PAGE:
I’ve lived in seven apartments since departing Michigan—five in Boston, two in London—and everywhere I’ve lived has been old. Everywhere, window tracks weren’t true and radiators clanged in the dark and bathroom tile bulged with careless calk repair.
Each place has had an assortment of
inconveniences quirks. The basement flat in the brownstone downtown had black iron bars across the front windows. In the Victorian (est. 1910) I live in now, my bedroom has no closet because it was originally the dining room. As such, one can thread an ice cream sundae through the old dumbwaiter in the butler’s pantry to a recipient waiting in my bed.
I like old. I like the built-ins for my acres of books and the handsome, wide molding on each window and doorframe. I love the stained glass window that catches the afternoon sun and the deep window seat opposite my dining table. I love the authentic curved glass in the turret windows, and the caramel hues and church-pew sheen of the original wood floors.
Wherever I live, my loving parents show up, and I give The Tour.
I’m all, “Look, French doors!” And, “Here’s my new immersion blender!” until my Mom’s eyes inevitably narrow and start darting up walls and around doorknobs and out windows.
It’s quite simply, really: She’s imagining the place engulfed in flames.
And my Dad, he’s taking in the smoke alarms and carbon monoxide monitors and deadbolts, knocking on and putting his ear up to walls. Lifting open windows and reaching for his tape measure, conjuring up marauding intruders.
No matter the address, every new apartment gets the same reception: both parents obsessed with how to get out before they’ve barely been in.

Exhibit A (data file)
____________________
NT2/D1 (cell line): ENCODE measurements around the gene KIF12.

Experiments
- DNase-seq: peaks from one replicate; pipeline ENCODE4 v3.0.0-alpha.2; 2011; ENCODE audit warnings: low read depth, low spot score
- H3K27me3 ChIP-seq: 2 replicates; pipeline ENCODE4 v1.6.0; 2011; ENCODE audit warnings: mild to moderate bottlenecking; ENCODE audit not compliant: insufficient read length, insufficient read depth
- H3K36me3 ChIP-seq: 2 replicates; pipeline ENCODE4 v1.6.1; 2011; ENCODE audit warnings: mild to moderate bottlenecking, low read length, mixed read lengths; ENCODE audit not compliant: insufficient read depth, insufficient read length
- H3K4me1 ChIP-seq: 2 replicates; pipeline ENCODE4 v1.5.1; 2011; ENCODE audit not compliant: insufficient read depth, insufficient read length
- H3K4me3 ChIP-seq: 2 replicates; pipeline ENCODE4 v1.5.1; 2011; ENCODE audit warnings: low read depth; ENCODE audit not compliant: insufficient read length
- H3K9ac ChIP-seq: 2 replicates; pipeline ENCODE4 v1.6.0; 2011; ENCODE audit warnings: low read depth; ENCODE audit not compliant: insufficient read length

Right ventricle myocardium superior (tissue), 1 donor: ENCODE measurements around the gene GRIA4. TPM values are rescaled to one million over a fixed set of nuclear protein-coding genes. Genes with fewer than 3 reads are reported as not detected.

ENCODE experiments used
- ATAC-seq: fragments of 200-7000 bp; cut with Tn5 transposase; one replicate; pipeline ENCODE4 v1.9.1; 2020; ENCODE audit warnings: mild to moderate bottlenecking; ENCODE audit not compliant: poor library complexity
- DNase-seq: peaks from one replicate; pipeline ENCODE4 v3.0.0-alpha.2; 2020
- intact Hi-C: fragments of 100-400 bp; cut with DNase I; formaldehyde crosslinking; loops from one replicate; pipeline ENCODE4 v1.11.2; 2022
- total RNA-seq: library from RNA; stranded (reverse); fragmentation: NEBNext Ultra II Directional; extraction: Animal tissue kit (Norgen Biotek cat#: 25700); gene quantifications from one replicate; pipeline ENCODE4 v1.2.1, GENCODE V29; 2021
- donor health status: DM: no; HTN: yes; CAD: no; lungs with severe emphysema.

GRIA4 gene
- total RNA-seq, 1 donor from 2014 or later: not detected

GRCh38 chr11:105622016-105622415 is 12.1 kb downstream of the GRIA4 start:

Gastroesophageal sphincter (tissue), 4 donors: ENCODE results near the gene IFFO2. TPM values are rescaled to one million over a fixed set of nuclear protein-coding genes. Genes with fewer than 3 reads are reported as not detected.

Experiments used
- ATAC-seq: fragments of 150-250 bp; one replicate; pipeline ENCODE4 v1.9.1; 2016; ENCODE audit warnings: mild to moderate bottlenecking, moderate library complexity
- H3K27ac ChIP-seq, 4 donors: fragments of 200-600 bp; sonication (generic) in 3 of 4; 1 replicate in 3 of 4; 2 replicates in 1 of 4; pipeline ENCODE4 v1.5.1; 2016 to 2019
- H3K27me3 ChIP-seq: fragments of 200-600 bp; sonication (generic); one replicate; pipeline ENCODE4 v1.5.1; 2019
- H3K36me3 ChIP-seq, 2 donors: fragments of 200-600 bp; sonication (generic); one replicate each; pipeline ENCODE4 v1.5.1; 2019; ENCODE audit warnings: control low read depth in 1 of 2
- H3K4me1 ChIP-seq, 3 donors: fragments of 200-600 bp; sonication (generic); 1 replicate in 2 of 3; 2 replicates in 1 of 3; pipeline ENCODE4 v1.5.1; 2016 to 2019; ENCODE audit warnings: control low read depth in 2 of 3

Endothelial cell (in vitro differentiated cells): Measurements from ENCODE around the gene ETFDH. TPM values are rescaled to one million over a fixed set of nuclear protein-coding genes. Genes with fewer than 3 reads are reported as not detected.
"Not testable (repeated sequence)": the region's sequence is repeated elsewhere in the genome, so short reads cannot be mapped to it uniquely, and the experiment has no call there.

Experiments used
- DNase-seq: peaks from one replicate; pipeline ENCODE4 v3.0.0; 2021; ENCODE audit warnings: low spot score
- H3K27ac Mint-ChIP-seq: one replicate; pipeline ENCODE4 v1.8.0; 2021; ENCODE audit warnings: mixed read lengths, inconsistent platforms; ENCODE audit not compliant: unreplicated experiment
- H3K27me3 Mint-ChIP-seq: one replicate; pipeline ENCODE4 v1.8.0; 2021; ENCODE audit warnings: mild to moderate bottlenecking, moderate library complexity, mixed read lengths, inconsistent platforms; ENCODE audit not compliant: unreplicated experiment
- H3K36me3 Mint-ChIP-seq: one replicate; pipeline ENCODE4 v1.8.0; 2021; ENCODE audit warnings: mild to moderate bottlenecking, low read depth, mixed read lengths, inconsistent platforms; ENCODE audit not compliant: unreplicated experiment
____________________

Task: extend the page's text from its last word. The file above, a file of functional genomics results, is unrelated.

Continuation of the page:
“This could be a deathtrap!” my Mom whispered, stepping gingerly down the narrow winding staircase to my old basement place.
“Yeah, but there’s another exit out the back alley,” I countered.
“You might see an alley. I see a blazing inferno,” she shuddered.
Later, when I came home from work, my Dad took my arm and led me over to the small square and barred windows high up on the wall. He pulled back the curtain to reveal a key suspended by a nail—his handiwork—inside the window frame.
His next move was pretty cool: he opened the window and then took the key, slid it into an inconspicuous lock, and magically freed the window bars, swinging them away from the window in one gentle push. Suddenly we were looking at unencumbered Boston sky.
It hadn’t occurred to me to look for a lock or a key. I’d never considered the bars would move.
Naturally, he got a stopwatch and we ran some time trials. How fast could I spring from the bed in the (windowless) back room, race down the 12-foot hallway, cross the main room, take out the 3-step ladder, climb up onto the ledge above the built-ins, heave open the window, retrieve the key, throw open the bars, wriggle through the window, and deliver myself onto the sidewalk, likely to come eye-to-shoe with a startled commuter?
How fast could I do it carrying a stack of picture albums?
…With a simulated broken limb?
…With my eyes closed?
They were visiting to ease my recovery from back surgery. As my vertebrae healed, my split time on the time trials improved and eventually was deemed satisfactory. After that, they went home.
Last week we were cooking up Thanksgiving in the new place and my father was lecturing me on keeping keys lodged right inside the bolt locks on both my outdoor entrances. (Another quirk: You have to manually turn a key from inside the apartment to lock each door.) Constantly leaving the key in the door, ready to be turned, was not meeting Blaszak security protocol.
“I’m going to hide a nail high up on the door frame and you can store the key there,” Dad decided.
“And tie a ribbon on it!” my Mother erupted from the stove top.
We looked up.
“What?” she shrugged. “Think of that laundry room becoming pitch–black and full of smoke. You reach up, panicked, and you drop the key. Now what?” She raised her eyebrows, rapping the wooden spoon against the pan. “That’s when you need a ribbon.”
So. What do you say? Perhaps you’d like to risk life and limb and come visit?
I’ve got plenty of room. Upon arrival, all guests are issued a laminated copy of the Evacuation Route. And a flashlight. And a whistle. On a ribbon.
One warning: do not try to rob or abduct me. I have enough mace, courtesy of Dad, to stun a herd of buffalo. And that window way up there? I can leap out of it and be sprinting down the street before you’ve finished tying your shoe.
That’s how I sprained my ankle last weekend.